Last November, the state began laying the groundwork for implementation of the trading scheme when it held its first allowance auction. California sets a minimum on the allowance prices, which was $10 per ton for the first auction. The minimum bid will increase with time.
In this first auction, California sold allowances to cover 23 million tons of CO2 or CO2-equivalent emissions, a small fraction of the overall level of greenhouse gases being emitted in the state. Each allowance sold for $10.09, generating $233 million for the state. The auctions will be held quarterly with the next one set for later this month.
The auction was intended to get things started and to generate interest as well as funds to begin the cap-and-trade program, Clegern explains. Auction revenues will go toward aid for electricity ratepayers who will likely face higher bills and toward supporting development of cleantech.
Nearly all allowances will be given away free in the early years, providing time for companies to figure out how to make reductions to comply with the declining cap before it hits with full force, Clegern says.
Although cap and trade is getting a lot of attention, it is just part of a “climate-change package,” says Kevin Kennedy, director of World Resources Institute’s Climate Initiative. WRI is a Washington, D.C.-based think tank. Until February 2011, Kennedy was director of CARB’s Office of Climate Change.
The overall California climate-change plan, including the cap-and-trade program, was established by a controversial law, called Assembly Bill 32, which Republican Gov. Arnold Schwarzenegger signed into law in 2006.
In the legislative debate over the law, Kennedy says, the fight boiled down to conflicts between Republicans who worried the package of limits and incentives would harm industry and Democrats who wanted a straight-ahead, trimmed-down regulation to cut greenhouse gas emissions. The resultant package includes a combination of limits and incentives to encourage production of low-carbon fuels, noncarbon renewable energy, energy-efficient technologies, and other carbon reductions.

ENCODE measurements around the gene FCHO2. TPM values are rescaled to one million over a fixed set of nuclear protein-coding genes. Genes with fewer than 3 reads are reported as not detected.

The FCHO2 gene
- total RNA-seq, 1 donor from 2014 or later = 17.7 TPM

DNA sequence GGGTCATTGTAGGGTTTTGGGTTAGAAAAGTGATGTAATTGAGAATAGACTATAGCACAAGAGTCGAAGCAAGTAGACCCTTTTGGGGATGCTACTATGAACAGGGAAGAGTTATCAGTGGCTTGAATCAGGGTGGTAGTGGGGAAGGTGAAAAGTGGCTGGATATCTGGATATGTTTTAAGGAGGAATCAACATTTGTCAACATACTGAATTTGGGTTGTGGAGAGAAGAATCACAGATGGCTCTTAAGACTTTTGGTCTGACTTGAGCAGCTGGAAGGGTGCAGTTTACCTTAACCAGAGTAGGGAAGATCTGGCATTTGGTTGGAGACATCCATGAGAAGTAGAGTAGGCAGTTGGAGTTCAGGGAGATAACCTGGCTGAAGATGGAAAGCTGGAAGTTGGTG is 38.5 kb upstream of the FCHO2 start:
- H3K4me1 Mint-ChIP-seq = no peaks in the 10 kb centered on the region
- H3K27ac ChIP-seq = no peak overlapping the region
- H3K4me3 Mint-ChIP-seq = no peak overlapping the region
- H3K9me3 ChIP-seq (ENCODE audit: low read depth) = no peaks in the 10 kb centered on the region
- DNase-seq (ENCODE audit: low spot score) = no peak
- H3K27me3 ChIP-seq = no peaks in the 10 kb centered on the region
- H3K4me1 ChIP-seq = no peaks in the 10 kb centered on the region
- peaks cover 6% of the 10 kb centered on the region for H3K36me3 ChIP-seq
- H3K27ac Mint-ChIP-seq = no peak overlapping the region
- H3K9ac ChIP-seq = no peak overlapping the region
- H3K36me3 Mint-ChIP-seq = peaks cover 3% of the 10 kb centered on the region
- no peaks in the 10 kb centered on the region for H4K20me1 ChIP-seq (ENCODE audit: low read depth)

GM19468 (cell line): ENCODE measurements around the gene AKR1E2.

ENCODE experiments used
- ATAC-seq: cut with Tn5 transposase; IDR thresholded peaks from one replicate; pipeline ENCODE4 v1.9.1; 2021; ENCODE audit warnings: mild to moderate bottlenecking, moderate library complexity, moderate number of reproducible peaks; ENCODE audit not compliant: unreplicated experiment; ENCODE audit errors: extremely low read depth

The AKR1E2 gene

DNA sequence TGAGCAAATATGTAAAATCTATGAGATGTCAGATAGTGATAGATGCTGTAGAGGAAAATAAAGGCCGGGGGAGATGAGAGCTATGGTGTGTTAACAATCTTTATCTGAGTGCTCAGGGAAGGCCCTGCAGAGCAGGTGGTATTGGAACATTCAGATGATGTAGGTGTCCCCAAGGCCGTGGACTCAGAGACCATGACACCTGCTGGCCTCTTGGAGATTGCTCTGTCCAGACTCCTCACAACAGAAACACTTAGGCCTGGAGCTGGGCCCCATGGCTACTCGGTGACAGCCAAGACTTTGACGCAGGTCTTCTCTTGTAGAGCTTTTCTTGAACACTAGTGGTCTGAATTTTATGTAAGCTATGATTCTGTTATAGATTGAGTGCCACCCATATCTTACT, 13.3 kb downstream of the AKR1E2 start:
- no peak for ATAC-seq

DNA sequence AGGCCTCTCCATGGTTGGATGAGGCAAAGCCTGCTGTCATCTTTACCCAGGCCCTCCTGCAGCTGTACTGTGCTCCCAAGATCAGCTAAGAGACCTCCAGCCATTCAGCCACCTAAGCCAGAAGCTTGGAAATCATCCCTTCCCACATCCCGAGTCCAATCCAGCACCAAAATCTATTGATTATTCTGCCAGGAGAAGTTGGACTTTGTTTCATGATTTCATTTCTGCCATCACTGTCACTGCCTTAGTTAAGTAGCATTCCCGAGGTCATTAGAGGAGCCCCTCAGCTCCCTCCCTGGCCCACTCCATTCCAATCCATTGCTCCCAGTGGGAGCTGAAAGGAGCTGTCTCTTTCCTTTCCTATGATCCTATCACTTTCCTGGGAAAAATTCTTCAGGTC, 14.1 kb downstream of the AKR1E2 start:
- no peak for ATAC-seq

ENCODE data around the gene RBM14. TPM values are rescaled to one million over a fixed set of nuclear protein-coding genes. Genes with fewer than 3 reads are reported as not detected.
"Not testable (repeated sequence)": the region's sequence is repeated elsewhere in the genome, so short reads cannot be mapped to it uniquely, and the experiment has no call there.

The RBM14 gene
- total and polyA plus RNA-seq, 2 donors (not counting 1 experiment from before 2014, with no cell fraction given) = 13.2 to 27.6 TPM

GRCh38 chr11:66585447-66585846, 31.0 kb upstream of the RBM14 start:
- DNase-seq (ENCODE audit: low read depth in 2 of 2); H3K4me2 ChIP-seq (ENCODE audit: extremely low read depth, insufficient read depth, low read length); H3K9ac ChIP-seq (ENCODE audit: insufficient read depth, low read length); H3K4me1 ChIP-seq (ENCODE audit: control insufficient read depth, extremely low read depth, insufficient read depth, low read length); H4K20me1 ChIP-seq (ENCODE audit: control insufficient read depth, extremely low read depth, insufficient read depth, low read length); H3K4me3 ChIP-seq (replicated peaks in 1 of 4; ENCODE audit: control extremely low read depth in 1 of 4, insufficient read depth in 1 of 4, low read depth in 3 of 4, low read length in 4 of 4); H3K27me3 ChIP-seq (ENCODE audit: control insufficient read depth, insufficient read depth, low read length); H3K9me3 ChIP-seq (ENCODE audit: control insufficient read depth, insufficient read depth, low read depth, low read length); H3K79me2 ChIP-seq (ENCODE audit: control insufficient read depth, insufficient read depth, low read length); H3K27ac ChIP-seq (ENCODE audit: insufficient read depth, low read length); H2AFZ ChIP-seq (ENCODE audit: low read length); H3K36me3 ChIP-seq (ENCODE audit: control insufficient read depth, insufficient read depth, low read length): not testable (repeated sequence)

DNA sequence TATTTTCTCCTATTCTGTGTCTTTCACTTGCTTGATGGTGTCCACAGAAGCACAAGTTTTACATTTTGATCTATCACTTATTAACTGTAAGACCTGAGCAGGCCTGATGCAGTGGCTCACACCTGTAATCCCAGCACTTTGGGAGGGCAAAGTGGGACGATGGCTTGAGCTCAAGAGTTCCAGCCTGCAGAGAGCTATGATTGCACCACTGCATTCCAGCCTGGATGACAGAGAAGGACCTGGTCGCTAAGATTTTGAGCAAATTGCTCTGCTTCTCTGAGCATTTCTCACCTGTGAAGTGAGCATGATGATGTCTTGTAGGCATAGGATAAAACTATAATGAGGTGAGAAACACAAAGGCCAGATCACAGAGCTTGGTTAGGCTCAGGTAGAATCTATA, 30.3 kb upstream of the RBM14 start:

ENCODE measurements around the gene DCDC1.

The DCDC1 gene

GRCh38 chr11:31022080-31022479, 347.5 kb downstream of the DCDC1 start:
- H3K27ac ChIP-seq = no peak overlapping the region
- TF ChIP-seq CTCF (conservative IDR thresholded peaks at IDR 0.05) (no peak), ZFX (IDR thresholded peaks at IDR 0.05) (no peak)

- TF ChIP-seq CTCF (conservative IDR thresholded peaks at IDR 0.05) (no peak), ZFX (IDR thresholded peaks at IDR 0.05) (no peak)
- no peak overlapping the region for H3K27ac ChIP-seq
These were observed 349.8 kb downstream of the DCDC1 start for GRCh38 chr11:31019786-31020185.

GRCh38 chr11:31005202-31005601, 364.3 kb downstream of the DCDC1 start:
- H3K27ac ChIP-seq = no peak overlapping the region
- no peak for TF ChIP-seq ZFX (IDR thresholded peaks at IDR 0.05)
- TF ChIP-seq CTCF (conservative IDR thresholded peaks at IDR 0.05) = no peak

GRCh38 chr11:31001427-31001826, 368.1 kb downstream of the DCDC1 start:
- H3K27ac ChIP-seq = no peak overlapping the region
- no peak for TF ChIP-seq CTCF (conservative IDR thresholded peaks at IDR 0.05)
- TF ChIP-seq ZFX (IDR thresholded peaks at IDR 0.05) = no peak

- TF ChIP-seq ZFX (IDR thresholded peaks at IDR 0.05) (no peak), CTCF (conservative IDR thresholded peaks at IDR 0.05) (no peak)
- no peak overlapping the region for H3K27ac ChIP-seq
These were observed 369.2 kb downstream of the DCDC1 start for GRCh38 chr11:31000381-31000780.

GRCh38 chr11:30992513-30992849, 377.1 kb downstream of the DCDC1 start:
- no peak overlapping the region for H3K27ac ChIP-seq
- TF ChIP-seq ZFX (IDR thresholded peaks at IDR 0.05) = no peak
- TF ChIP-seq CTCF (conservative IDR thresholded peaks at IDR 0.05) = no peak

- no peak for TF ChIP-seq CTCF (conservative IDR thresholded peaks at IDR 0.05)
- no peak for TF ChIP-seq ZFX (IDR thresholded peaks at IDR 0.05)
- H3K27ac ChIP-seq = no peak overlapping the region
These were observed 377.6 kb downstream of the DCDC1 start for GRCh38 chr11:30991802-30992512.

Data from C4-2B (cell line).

The carbon trading program was intended to be a backup, Kennedy says. The law punted to CARB the responsibility to develop and implement the program over the years. The program is a work in progress.
Assembly Bill 32 had strong support from several national and state environmental groups, particularly the Environmental Defense Fund, which has a history of backing market-based environmental initiatives. Timothy O’Connor is director of EDF’s California Climate Initiative and a former California regional air inspector.
To him, cap and trade is the “grease on a bicycle chain,” needed to focus the overall state emissions reduction effort and make sure it moves ahead smoothly and to step in if other elements fail to keep the state on track to get the needed reductions by 2020.
Industry has been less enthusiastic about the overall greenhouse gas reduction effort or the carbon trading scheme. But companies and trade associations C&EN contacted had little to say about the details of the effort in general or the cap-and-trade program specifically.
However, the California Chamber of Commerce is suing the state, seeking to invalidate the cap-and-trade auction. The chamber says it does not challenge Assembly Bill 32 or climate-change science, but it does challenge CARB’s authority under state law to keep and sell emissions allowances, a key to the trading scheme.